The race to the White House and why I’m so obsessed with U.S. Politics

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Hillary Clinton by Gage Skidmore (CC BY-SA 2.0)

It was well over 18-months ago now when I first found myself sitting in my journalism tutorial, refreshing the NBC News homepage for the announcement of whether former U.S. Secretary of State Hillary Clinton would be running in the 2016 American Election.

I recall having to suppress a squeal of excitement when the news came through that Clinton would be taking another run for President of the United States, after a close attempt at winning the Democratic Party nomination back in 2008, when she defeated by residing President, Barrack Obama.

My journalism tutor made a habit of quizzing us at the beginning of each class on current affairs- trending topics in the news that we, as journalism majors, should have had some basic understanding of. When asked who was following the announcement of U.S. Presidential candidates, I found only three or four hands shoot into the air- one of them, of course, being my own.

How could my fellow peers not know what was happening?

A couple of weeks ago when I was visiting family back in my hometown, I was perplexed to find a similar attitude towards the nearly finished race to the White House.

The second of three debates had just aired that afternoon and was covered on almost every commercial television station, with highlights being replayed sporadically throughout the evening.

‘Why should we have to listen to it when it isn’t our own country’s election?’

This was the general response I received from my own parents, grandparents, and friends.

The reason why I care so much is because the outcome will not only impact Americans- it will impact the entire globe.

I will admit, I’ve spent the last year and a half following almost every second of the debate.

My diary was marked with the dates of major caucuses and primaries.

I watched on with much anxiety as candidates stepped out of the race as their numbers dwindled in comparison to others, checked American news websites religiously each morning and followed any live coverage I was unable to physically watch on television via tweets on Twitter.

So why have I found this so fascinating?

It’s because an election like this differs so greatly from our own.

It has been a rollercoaster full of sharp twists and turns; a ghost train where skeletons have been uncovered. Some of these reveals have been appalling, sending shockwaves around the globe- particularly those that have come to light in recent weeks.

But the ride is almost over and Election Day is fast approaching.

On November 8, Americans will decide who will get to reside in the Oval Office for the next four years.

Will it be Hillary Clinton who has thirty years of experience in public service that will claim victory?

I really, truly hope so.

Because if there’s one thing I can’t do, it’s imagining a man like Donald Trump in charge of America and specifically, in charge of issues such as national security and women’s rights.

He is a bigot and a sore loser.

In today’s third and final debate before America decides their new leader, Trump used vile and quite graphic language in defending his pro-life stance in regards to late-term abortion.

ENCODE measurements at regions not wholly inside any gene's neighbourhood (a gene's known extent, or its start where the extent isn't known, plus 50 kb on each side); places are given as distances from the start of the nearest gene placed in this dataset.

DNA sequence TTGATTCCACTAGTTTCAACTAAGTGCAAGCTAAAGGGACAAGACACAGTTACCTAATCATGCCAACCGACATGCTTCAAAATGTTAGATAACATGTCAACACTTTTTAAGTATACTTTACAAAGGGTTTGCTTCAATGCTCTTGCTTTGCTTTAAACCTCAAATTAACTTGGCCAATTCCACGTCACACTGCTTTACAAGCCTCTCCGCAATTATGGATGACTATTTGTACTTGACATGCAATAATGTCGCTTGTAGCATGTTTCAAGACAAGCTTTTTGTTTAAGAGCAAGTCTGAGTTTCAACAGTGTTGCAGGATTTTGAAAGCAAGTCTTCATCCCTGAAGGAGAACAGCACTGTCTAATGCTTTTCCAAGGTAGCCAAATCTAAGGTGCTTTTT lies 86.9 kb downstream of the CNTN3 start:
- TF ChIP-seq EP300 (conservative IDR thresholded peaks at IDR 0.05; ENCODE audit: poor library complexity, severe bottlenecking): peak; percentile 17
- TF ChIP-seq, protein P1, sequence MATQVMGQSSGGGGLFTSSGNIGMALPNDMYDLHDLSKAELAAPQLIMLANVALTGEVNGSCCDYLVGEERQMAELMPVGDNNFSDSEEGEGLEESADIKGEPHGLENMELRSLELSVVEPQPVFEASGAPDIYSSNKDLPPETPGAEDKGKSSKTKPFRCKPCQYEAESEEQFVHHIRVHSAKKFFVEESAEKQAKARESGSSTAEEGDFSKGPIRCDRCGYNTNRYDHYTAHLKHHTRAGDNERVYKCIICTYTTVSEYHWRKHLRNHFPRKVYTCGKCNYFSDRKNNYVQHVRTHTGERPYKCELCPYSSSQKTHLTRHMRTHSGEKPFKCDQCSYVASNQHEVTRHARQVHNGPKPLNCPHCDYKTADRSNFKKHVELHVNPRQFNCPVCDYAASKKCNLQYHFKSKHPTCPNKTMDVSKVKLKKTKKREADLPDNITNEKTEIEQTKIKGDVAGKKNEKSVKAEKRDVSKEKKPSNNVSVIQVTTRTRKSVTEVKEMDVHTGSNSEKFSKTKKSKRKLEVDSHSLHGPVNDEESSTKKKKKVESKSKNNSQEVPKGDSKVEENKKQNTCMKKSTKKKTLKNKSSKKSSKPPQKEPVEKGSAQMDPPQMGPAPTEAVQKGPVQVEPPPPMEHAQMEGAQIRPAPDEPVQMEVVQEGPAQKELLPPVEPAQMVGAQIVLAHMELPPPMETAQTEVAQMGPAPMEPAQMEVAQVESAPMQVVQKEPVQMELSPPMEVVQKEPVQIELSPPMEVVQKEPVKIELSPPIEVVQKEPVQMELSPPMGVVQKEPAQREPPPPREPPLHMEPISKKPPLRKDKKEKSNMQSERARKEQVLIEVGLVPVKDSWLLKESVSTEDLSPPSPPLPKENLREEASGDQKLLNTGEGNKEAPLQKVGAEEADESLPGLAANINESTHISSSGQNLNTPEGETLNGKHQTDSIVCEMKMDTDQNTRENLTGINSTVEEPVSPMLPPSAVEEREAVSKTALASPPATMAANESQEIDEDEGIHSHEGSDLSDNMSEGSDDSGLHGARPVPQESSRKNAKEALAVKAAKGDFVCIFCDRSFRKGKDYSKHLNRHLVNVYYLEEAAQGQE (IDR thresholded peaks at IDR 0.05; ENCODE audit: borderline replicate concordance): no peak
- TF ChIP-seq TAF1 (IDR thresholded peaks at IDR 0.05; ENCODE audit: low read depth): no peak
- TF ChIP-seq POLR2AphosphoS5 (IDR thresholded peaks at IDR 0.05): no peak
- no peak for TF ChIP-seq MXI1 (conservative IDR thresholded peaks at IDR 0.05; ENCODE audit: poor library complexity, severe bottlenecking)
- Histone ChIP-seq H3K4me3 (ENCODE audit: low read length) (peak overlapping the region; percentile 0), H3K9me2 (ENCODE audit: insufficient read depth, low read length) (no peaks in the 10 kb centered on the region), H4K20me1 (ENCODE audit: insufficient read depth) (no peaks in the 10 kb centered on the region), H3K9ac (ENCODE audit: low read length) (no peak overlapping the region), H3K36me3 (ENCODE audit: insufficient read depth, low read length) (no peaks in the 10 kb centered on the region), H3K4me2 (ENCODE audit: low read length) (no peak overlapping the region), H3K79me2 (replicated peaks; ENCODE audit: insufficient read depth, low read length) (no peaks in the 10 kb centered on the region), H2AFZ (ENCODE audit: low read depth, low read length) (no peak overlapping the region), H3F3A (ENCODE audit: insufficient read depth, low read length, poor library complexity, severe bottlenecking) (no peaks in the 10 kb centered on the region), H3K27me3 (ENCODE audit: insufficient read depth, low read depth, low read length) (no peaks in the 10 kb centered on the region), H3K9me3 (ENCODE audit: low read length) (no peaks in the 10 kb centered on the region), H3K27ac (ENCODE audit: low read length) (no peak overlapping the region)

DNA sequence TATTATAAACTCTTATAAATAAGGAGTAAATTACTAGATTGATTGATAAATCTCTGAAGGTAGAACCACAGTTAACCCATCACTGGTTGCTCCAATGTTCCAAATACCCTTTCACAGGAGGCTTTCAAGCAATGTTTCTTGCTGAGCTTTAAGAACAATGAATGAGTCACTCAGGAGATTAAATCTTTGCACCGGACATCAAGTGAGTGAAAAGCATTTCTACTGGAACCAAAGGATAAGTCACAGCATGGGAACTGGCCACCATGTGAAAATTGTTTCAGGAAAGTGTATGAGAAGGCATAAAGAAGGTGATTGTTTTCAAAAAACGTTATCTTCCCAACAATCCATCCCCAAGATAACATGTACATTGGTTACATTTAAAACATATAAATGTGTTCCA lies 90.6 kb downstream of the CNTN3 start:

It made me feel even worse for those mothers and families that do have to make such difficult choices so late in a pregnancy. I am sure his comments will only receive further backlash in the coming days from a number of different parties.

He repeatedly referred to Hillary during the debate as a liar and a nasty woman, as well as continually interrupting her during her scheduled responses- all while still claiming he has immense respect for women.

Riiiiight.

Trump has claimed (once more) this past week that the U.S. Election is ‘rigged’ and that shows such as NBC’s Saturday Night Live are turning voters against his favour- a show that he himself hosted in late 2015.

He does not handle losing very well, as Clinton reinforced during the debate today.

During his time on Celebrity Apprentice, Trump claimed the Emmys were also ‘rigged’ as his show failed to win one of its three nominations.

Every time he loses or doesn’t get his own way, it’s ‘rigged’.

Is that the type of outlook the next President of the United States should have? I don’t think so.

It appears the Clinton has won the third debate- bring her total wins to three of three.

Can she make it? This gal sure hopes so.

There’s nothing more frustrating than seeing it all unfold and then remembering one thing- you can’t actually vote.

Get the popcorn ready because it’s not over yet folks!

Until next time,

– C

 

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3 thoughts on “The race to the White House and why I’m so obsessed with U.S. Politics

  1. I’m similarly intrigued/perplexed/frustrated by the US election – even my parents have expressed some interest this year, which I think would be a first re. the American context… I share your concern re. Australian apathy to politics – the first time I ran ALC201 (ALC203’s younger sibling), I had a topic on digital media and politics/eLections etc. on the exact same week as the Australian federal election – one of my seminars was literally a day before voting. It had the poorest seminar turnout of the trimester, and the group of “active” students who showed up were mostly disinterested – I remember a lot of commentary vis-a-vis “there’s not really any difference between any of them…” 😦

    Liked by 1 person

    1. It does make me both sad and concerned that many of my peers and other fellow Australians show no interest in politics- whether it be our own nation’s or international.
      Glad to hear you are also intrigued by the U.S. Election, Adam!
      The race is almost over!

      Liked by 1 person

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